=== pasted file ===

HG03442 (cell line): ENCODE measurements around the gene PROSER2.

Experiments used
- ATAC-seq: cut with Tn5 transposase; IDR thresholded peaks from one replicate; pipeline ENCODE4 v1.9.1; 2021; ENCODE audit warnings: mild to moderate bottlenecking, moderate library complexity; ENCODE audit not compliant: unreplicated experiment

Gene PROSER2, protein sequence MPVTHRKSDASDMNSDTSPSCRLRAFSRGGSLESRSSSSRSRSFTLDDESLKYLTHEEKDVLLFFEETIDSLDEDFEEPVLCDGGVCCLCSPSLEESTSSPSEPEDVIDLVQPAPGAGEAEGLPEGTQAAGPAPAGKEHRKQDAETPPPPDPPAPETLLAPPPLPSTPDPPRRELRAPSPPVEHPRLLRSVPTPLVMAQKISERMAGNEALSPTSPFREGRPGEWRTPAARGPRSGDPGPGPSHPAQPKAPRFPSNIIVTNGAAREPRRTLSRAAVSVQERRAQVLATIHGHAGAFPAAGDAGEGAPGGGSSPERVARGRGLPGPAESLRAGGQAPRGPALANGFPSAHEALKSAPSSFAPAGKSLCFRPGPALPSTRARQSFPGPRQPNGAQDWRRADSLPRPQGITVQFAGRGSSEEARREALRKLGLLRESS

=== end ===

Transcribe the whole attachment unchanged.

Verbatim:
HG03442 (cell line): ENCODE measurements around the gene PROSER2.

Experiments used
- ATAC-seq: cut with Tn5 transposase; IDR thresholded peaks from one replicate; pipeline ENCODE4 v1.9.1; 2021; ENCODE audit warnings: mild to moderate bottlenecking, moderate library complexity; ENCODE audit not compliant: unreplicated experiment

Gene PROSER2, protein sequence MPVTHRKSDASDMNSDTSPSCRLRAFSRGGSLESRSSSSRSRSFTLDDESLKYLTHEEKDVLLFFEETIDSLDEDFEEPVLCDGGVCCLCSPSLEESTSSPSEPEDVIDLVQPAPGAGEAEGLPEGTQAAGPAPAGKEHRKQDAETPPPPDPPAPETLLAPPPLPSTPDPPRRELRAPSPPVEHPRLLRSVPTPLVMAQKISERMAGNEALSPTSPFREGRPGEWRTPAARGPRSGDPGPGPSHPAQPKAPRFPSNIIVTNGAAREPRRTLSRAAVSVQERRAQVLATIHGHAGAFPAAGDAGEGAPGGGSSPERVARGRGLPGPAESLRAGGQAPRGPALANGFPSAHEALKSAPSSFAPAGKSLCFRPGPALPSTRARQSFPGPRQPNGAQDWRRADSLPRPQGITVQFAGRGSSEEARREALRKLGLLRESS